1:01 T/G Ikem “Ickey” Ekwonu, NC St. (Junior). 6’4”, 310 lbs. with 34” arms and 10¼” hands. Your author’s draft crush of the year, Ekwonu is a natural athlete with sweet feet, tremendous strength, and a desire to dominate opponents that will endear him to fans of all kinds. Viewed purely as a Tackle, he has enough promise to earn Lance Zierlein’s Top 10-15 grade and a comparison to Kelechi Osemele. He looks even better as a potential Guard! The length, wrestling background, natural athletic talent, native strength, and other assets are all top notch. All of which adds up to this: Pittsburgh could plug him in right away as an elite Guard prospect, while he works on the things that might let him mature to be an elite Tackle as well. Puzzle, meet piece. The best part may be that Ekwonu is, in Zierlein’s words, “A gentleman in class and killer on the grass, [whose] football character and urgent field demeanor make it easier to… anticipate him landing closer to his ceiling than his floor as either a guard or tackle.” That’s as good a floor as you’re going to see for an OL prospect. Ekwonu will fit any scheme and, even more important, be a decade-long credit to his team and his city. Me want. But me ain’t gonna get. He could get picked in the Top 5, and will get picked in the Top 10 if there is any justice in the world. I’m not the only one with a draft crush, either. Consider this scouting profile from the well respected Brandon Thorn: “As a run-blocker, Ekwonu uses a stunning blend of athletic ability, size and power to dominate on the front and backside of wide-zone runs and in space as a puller to both sides. His ability to track down smaller targets in space as a puller is special, and it results in at least a few spectacular blocks per game…” It goes on. Joe Marino’s TDN scouting profile ends in an easy Top 10 grade. This detailed scouting profile lays out the issues with his pass blocking, which are all correctable but still there. Jonathan Heitritter’s gif-supported Depot scouting report likewise ends in a Top 10 grade, though he does sound a few doubts about Ickey’s ability to excel purely as a Tackle due to some inconsistent footwork and a tendency to dip his head when searching for extra power on some plays.   1:01 EDGE Aidan Hutchinson, Michigan. (Senior). 6’6⅝”, 260 lbs. with 32⅛” arms and 10¼” hands. The NFL has a draft order so that no team with T.J. Watt can ever pick the likes of Aidan Hutchinson. ‘Nuff said. Top 5 talent.   1:05 T/G Evan Neal, Alabama. (Junior). 6’7½”, 337 lbs. with 34” arms and 10⅛” hands. There’s a HOF ceiling here if Neal can tighten everything up, and a starting-Guard floor if he can’t. His issues basically come down to an array of niggling balance problems, body dynamics that don’t always work in sync, a bad habit of allowing his feet to stall, and a pattern of inconsistency you might describe as ‘running hot and cold.’ NFL Edge Rushers routinely embarrass Tackles with those problems, and the best ones will do just that to Neal if he cannot build more discipline, consistency, and coordination in his play. Can he? Sure, people do. Will he? That’s the hard projection. The work we’re talking about involves breaking old habits and then building up new ones. That is a difficult, tedious, and frustrating task for anyone, and Neal could escape it by moving inside to Guard. How many people take the nasty, thorny, maddening path toward greatness, when the easy path leads to a decade-long career with Pro Bowls mixed in? Just remember the wow! if he does get them fixed. Neal carries his enormous size with the grace of someone fifty pounds lighter, so that HOF ceiling is very real. But so is the level of work required to get there and even 287 lb. men are known to be a bit clunky. Jonathan Heitritter’s gif-supported Depot scouting report ends with a fringe-1st grade and a comparison is to D.J. Fluker: “a solid yet unspectacular tackle who suffers the same problems in his play as Neal does.” That’s as harsh a verdict as you’ll find. The well respected Brandon Thorn ends with a Top 10 grade, based on the fact that his issues really can be fixed. Why assume the worst for Neal and not for others? The TDN scouting profile agrees with Jonathan, ending with a fringe-1st grade despite a player comp to Orlando Brown. “Ideal Role: A dominant run blocking RT [in a] downhill power scheme that allows him to use his rare combination of size and power to punish defensive lineman.” This thorough and detailed scouting profile goes in with the Top-5 talent crowd, acknowledging the issues but believing he will solve them. Back and forth, forth and back. Lance Zierlein’s NFL.com scouting profile ends with the “Year 1 Quality Starter” grade seen in Top 10 picks, while simultaneously naming a lot more concerns than one typically sees with that kind of grade. An internal seesaw perhaps?   1:05 EDGE Kayvon Thibodeaux, Oregon. (Junior). 6’4”, 254 lbs. with 33⅛” arms and 9¾” hands. Go ahead and dream if you must. Now clean up the mess and forget about it. No supermodel for you; no Thibodeaux for the Steelers. Top 5-10 talent even if he’s been more flash than fire over his college career. The big critique is that he reminds people a lot of Jadeveon Clowney.   1:05 EDGE Travon Walker, Georgia. (Junior). 6’5”, 272 lbs. with apelike 35½” arms and very big 10¾” hands. [Mtg. at Combine]. One of those pass rushers who could destroy the universe if paired with T.J. Watt, Walker’s calling cards are speed, power, and the ability to combine the two. Lots of room to grow because he tends to win more on assets than technique, he’d be pushing toward the Top 10 if he’d only shown more than just-acceptable bend. Gives off sort of a Bud Dupree vibe, with better development and Combine-Buster, Top 99.9% athleticism. Built like a classic 4-3 DE, but studies like this good January Bleacher Report scouting profile emphasize his movement skills in space and his experience as a stand-up OLB. Jonathan Heitritter’s gif-supported Depot scouting report leaves no doubt that he is a Top 5-10 talent who’s worth a pick regardless of quibbles about greater team needs at other spots. Combine 1:05 S Kyle Hamilton, Notre Dame. (Junior). 6’4⅛”, 220 lbs. with 33” arms and 9⅛” hands. [Mtg. at VISIT] The film says he is a Colbert Special all day, every day, so good that you’d draft him no matter what for the chance to build a defense around him. Like Alex Kozora’s gif-supported Depot scouting report concludes, “Hamilton is as impressive as they come… something of a unicorn… [and] will rightfully be a Top 5 pick.” He uses Derwin James as the comp. The Combine testing did not live up to that lofty standard, coming in at “only” a Top 7% athletic score with a moderate 4.59 dash as the biggest drag. It’s still hard to imagine it happening, but Safeties do fall at times, so one can at least enjoy the fantasy without feeling too ashamed.  Visit 1:05 CB Ahmad “Sauce” Gardner, Cincinnati. (Junior). 6’2¾”, 190 lbs. with 33½” arms and 9⅝” hands. [Mtg. at Combine] A football player who happens to play Corner, Gardner is a flat out playmaker who loves to stick his face in the fan if it’s going to blow up some offensive scheme. Zone schemes allow him to do that best, but it’s not like he has many flaws in man coverage either, and his combination of speed, length, and athleticism are good enough to stand out against the Alabama passing game in the semifinal playoff game. A serious Round 1 target if the team has concerns about the position. Daniel Jeremiah’s top CB in the entire class. Same for Lance Zierlein. That may also be true for Steelers Depot if you go by Owen Straley’s gif-supported scouting report. “I have traditionally been skeptical of the modern NFL’s infatuation with size and length at the cornerback position, placing higher value into traits such as hip mobility, [COD] skills, and ball skills. Enter [this] refined technician in press coverage, equipped with fluid hips, agile feet, and elite ball skills despite his [6’2” frame]… I am higher on Sauce Gardner than I was on either of last year’s top 10 CB’s, Pat Surtain II and Jaycee Horn.” Combine 1:05 CB Derek Stingley Jr., LSU. (Junior). 6’1”, 190 lbs. with 30⅝” arms and 9⅝” hands. The pure physical prototype of a shutdown Corner, he has every asset you look for in man, zone, and off coverage. Period. The past two years of film have not been up to his personal standard, but they aren’t hard to excuse if you try. Has suffered from injuries, chaos at the coaching level, and lack of support around him. Has been accused of losing focus at times too, and his devotion to tackling has varied from superior down to lacking. Culture will matter. But it won’t be in Pittsburgh, because he’s just too good. This year’s target of draft second-guessers everywhere. Daniel Kitchen’s gif-supported Depot scouting report scorns those doubters, ending with a mid-1st grade and the statement that it would be even higher if not for the constant, niggling injury history. “When you watch what he does well on the field, Derek Stingley Jr. is one of the best cornerback prospects in recent memory.”   1:10 T Charles Cross, Miss. St. (RS Sophomore). 6’4¾”, 307 lbs. with long 34½” arms and big 10¾” hands. [Mtg. at Combine] Will be a 21 year old rookie, turning 22 in November. A brilliant athlete who can actually match up to pass rushers on that basis, while almost every other Tackle needs to compensate with size and strength instead. It’s special. But Cross will struggle with pure power until he comes into his full grown-man strength, and will develop in sync with the quality of his coaching and culture. Jonathan Heitritter’s gif-supported Depot scouting report sees little reason to doubt his ability to add that power, and thus ends with a Top 10 grade, an “eerily similar” player comp to Tyron Smith, and the statement that Cross should be able to develop into a sound run blocker and a premier pass protector. Daniel Jeremiah called the foot quickness and knee bend “average” but still had Cross at #10 overall in his first big board. This scouting report from the well respected Brandon Thorn ends in a solid Round 1 grade and the opinion, “He should be an immediate-impact starter.” Combine 1:10 QB Malik Willis, Liberty. (RS Junior). 6’0½”, 219 lbs. with 9½” hands. [Mtgs. at Senior Bowl, Combine, dinner with Tomlin and brass at pro day]. In recent drafts we have seen 4-5 QB’s per year come out who have Top-10 natural talent, many of whom fell in the draft by as much as 3-4 rounds due to football IQ or off-field question marks. Willis is the only QB in this year’s draft with that kind of natural talent, but he also has so many question marks that he will require an absolute minimum of one, and probably three redshirt years before he can even be evaluated on an NFL scale. Needless to say, the Pittsburgh Steelers would not spend a Round 1 pick on a different QB while that evaluation continues. Our task is to assign a value to someone with that many delays and unknowns. The question marks begin with Willis losing his starting job at Auburn in 2019 to a true Freshman, and then coming out of the transfer portal at Liberty’s insignificant program. There he earned praise for his leadership, but also built the reputation of a QB who can be rattled, cannot read opposing defenses, and could not produce results despite his personally awesome flashes. The pre-draft process has shown him to be extremely intelligent, thoughtful, well spoken, and fundamentally decent as a human being.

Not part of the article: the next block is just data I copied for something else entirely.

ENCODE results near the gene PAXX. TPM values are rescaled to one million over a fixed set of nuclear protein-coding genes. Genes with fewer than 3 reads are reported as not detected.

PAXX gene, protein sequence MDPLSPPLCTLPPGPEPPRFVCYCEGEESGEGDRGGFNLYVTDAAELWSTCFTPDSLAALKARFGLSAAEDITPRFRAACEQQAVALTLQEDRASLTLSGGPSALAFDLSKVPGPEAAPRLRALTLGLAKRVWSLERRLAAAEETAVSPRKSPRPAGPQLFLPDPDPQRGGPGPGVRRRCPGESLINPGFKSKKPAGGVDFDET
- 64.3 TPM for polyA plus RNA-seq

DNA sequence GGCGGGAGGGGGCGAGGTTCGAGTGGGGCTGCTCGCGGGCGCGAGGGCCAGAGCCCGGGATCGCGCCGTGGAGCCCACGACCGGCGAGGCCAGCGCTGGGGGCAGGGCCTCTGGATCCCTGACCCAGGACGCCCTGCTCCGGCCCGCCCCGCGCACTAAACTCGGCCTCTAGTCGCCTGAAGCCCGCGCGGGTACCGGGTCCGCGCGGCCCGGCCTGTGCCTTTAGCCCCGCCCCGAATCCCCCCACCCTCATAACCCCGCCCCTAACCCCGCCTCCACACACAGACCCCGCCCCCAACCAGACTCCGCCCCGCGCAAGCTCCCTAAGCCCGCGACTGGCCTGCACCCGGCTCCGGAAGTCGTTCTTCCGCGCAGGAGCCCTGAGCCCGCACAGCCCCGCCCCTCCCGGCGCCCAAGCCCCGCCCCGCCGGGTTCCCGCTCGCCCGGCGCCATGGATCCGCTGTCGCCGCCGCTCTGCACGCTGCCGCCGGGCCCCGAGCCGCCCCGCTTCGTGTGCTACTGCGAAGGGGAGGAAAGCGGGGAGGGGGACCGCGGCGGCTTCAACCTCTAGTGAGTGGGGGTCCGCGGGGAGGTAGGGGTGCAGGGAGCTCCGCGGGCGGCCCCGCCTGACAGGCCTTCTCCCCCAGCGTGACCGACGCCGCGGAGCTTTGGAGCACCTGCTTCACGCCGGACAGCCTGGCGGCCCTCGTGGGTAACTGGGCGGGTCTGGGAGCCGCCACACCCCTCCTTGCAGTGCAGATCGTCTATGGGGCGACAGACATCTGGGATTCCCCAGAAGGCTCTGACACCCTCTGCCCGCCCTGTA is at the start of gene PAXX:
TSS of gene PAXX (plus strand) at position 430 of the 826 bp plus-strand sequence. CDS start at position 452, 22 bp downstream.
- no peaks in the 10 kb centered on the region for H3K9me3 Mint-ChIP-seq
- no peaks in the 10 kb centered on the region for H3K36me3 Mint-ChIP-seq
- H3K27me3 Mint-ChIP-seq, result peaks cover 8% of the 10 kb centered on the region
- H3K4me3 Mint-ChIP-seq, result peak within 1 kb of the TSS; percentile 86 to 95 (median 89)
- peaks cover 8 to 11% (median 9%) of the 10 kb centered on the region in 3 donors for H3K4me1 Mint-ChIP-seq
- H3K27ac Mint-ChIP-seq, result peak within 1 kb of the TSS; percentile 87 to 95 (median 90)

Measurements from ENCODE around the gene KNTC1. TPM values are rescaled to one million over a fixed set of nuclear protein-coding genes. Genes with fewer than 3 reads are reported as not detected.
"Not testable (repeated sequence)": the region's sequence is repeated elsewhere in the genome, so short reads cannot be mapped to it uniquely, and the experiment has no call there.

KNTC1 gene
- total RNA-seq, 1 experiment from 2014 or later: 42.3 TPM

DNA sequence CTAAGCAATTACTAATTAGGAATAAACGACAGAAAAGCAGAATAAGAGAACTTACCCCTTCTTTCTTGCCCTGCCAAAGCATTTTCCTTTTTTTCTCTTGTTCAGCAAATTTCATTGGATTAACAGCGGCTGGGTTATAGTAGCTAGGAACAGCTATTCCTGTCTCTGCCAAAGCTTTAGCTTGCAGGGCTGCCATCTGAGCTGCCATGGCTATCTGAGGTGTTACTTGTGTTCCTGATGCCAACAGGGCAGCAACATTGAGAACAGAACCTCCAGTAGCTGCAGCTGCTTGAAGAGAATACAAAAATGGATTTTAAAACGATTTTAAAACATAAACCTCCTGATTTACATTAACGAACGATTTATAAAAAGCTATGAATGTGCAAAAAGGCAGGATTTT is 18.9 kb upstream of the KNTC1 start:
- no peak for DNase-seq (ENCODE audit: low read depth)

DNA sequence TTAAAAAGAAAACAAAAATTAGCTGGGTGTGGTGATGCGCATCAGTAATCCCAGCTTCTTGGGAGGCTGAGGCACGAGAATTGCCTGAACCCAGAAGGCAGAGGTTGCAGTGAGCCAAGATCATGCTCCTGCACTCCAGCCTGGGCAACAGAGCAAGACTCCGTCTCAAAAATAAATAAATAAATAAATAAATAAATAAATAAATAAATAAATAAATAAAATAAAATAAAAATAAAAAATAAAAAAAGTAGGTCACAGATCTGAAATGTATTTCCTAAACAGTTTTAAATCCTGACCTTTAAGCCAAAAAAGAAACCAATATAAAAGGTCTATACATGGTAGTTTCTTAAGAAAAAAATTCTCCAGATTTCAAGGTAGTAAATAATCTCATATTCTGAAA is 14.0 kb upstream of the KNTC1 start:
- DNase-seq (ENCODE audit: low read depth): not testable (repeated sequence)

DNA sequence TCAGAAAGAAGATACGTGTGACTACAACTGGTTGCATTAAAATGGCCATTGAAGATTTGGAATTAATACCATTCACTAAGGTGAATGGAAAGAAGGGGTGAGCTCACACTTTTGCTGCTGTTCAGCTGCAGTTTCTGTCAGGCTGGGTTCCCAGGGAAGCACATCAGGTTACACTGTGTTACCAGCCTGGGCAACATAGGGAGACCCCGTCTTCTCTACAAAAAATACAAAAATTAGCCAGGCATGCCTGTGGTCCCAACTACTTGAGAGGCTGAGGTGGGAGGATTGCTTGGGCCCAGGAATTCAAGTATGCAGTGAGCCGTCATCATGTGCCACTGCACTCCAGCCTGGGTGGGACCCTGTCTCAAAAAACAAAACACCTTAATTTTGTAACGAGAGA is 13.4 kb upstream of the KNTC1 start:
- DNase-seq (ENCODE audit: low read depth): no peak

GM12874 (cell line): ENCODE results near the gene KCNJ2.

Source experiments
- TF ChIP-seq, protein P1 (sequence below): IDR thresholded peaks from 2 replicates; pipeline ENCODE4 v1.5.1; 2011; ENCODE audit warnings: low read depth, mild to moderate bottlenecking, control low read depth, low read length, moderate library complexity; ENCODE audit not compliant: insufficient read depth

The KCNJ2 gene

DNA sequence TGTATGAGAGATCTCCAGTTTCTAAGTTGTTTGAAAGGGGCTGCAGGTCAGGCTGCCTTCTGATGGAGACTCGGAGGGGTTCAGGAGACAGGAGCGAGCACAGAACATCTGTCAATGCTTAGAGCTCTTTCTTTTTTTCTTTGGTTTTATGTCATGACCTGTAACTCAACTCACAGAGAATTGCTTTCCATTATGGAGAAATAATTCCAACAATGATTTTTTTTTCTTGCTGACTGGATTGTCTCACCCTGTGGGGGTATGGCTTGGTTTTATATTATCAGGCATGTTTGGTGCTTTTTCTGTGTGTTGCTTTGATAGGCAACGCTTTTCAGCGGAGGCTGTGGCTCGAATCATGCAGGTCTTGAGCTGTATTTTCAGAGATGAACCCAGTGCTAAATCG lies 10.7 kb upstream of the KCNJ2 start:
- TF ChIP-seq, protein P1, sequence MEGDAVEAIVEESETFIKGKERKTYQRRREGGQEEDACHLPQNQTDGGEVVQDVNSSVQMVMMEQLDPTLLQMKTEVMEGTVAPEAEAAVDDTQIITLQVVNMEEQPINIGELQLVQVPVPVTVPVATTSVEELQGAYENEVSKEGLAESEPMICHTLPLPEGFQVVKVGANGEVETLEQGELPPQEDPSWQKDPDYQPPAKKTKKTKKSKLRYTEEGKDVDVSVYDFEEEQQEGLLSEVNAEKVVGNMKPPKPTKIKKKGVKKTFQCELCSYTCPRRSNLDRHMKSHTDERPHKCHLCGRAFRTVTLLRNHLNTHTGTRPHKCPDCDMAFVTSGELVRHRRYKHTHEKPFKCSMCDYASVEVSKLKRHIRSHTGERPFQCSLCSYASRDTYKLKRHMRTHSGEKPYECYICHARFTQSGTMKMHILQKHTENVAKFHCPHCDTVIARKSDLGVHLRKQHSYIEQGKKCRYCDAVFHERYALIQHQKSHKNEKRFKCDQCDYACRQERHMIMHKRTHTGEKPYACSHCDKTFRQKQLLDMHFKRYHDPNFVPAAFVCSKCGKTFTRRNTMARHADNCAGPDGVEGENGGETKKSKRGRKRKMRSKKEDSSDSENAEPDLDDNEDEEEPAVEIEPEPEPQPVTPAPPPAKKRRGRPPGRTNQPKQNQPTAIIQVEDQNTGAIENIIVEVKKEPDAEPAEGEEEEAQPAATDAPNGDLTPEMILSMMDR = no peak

The NFL.com scouting profile starts by touting the “rare combination of elite rushing talent and a rocket-launching right arm.” Then it goes on to describe “[a distinct] lack of touch;… [erratic] ball placement [that] causes stride breaks and adjustments for wideouts;… [accuracy that] plummets when scrambling;… below average [pocket presence];… poor field recognition and progression quickness;” and other concerns. Eek. But that physical talent cannot be denied, and thus he’s still in the conversation. Jonathan Heitritter’s gif-supported scouting report compares Willis’ physical skill set to someone like Jalen Hurts (picked at 2:53), with a developmental level well below what the very raw, and even more gifted Lamar Jackson showed when he came out of Louisville (picked at 1:31). This goes to Jonathan’s follow-up interview at the Senior Bowl. The pure upside earned Willis a #32 ranking on Daniel Jeremiah’s pre-Combine board and #35-40 for Lance Zierlein. Showed a huge but somewhat inaccurate arm at the Combine, but it might be the sort of inaccuracy that can be cured with a few years of focused work to rebuild his footwork and fundamentals. This gif-supported scouting report from a Washington POV makes the best argument I’ve seen for a Round 1 grade, opining that Willis’ combination of elite traits will let him compete at the QB position long before he becomes a competent NFL passer, especially in a system tailored to hide his shortcomings. This tremendous, gif-supported and Giants-oriented article does a pro and con on Willis that everyone should read. The pro side: “We are in the middle of another offseason wondering whether Jones is the answer, and whether he’ll take that necessary step forward for the Giants to get to where they need to be as an offense. We can continue to wonder, or we can see New York make the move to go get the guy.” The con side: “Yes, the ceiling of Willis is intriguing,…but what are those odds? Ten percent? Fifteen?… Is that a bet you are placing with [a] first-round selection?” Alex Kozora’s QB1 of the 2022 class, with a Round 1 grade. Sr Bowl